The first question your coach will likely ask is, “Why did you schedule this call? or “Do you have specific topics or questions you’d like to address?” This is where that pre-call planning will be helpful! We all can freeze or have our brains go blank when put on the spot. Once you establish your main goal, you’ll collaborate with your health coach to formulate a health plan to help you reach it.
For example, our health coach, Christina, believes mental health is the foundation of a healthy lifestyle. If you’ve depleted your mental and emotional resources, keeping up with meal planning or going to the gym could be daunting. She might recommend a plan to reduce your stress and focus on self-care before suggesting a diet or exercise plan.
Routine Health Coach Follow-Ups
Now you are off and running, maybe literally. Your health coach is going to want to hear about your progress. Follow-up call cadence will depend on your specific health plan and how much accountability you require. Follow-up calls last 15 minutes to an hour and can happen once a week or as little as once a month.
In a follow-up call, your health coach will want to hear about your health plan progress. Sharing wins with you is the reason they do this job! However, don’t be afraid to share your challenges too. Your coach can help identify ways to get over these hurdles. They are an unbiased sounding board for you to utilize.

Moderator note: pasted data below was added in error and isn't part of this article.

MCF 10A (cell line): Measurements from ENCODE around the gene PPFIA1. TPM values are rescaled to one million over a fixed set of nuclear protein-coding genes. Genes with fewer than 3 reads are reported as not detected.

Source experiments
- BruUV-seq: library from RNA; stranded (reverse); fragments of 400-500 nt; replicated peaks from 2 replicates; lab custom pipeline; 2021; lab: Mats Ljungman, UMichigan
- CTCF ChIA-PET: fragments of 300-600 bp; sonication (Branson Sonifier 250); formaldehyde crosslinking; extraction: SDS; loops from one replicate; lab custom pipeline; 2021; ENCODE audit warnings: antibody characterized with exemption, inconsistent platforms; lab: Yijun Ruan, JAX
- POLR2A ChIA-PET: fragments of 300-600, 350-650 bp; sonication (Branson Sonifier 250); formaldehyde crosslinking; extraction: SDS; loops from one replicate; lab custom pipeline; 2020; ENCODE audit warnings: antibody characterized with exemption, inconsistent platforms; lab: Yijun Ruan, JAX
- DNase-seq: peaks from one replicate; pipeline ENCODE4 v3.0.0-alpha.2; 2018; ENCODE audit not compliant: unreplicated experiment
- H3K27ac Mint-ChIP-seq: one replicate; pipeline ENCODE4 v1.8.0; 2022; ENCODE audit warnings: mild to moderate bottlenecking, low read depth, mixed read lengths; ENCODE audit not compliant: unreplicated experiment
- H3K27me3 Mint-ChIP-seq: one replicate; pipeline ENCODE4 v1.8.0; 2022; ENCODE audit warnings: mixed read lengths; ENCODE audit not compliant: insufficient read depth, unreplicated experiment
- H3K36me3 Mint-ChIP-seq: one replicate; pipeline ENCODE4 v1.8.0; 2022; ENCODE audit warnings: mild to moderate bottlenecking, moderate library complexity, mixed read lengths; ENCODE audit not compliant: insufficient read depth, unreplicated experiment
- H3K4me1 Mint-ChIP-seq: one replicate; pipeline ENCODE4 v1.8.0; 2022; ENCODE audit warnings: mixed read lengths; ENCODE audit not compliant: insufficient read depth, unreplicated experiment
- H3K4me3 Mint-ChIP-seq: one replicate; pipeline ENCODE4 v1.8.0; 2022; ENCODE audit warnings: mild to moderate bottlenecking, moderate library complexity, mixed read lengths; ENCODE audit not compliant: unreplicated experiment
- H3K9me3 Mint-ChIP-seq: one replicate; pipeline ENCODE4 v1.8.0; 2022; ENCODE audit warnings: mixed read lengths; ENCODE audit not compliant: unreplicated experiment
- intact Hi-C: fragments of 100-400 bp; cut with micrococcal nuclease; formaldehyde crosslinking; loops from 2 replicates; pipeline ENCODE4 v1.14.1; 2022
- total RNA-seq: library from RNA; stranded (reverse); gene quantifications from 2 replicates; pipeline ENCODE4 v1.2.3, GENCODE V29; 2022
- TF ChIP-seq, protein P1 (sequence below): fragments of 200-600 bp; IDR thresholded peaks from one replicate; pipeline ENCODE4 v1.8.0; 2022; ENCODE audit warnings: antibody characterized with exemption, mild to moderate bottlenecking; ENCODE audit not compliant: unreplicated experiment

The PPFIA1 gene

The Preventive Plan Care Team
The Preventive Plan’s health coaches are available Monday through Friday from 8 am to 6 pm Eastern Standard Time. Each coach has their personal availability that may differ slightly from this schedule.
This year we created a follow-up survey that is emailed to everyone who completes a health coaching session. The results validate what we already knew; our Preventive Plan mobile app users love our health coaches! They’ve rated their experience with our Care Team with a 4.9 out of 5 average rating. Our members also see the value in our approach to be more than just an app. More than 45 percent of respondents said their coach “significantly exceeded their expectations” during their coaching call.
“I learned so much in a very short period. I have almost all the [health] information I never knew before. I’m grateful for this as I think it will change my lifestyle.” – Preventive Plan Member Survey Response
In summary, while you can’t control your genetics, you can control how often you exercise, the amount of sleep, your tobacco and alcohol use, and your diet. While implementing lifestyle changes isn’t easy, no matter which area of your life you want to improve, utilizing a health coach increases your chance of success at implementing new healthy habits. So you can drop the bad habits and reach your health goals – for good.
And if you don’t believe me, just read some of our testimonials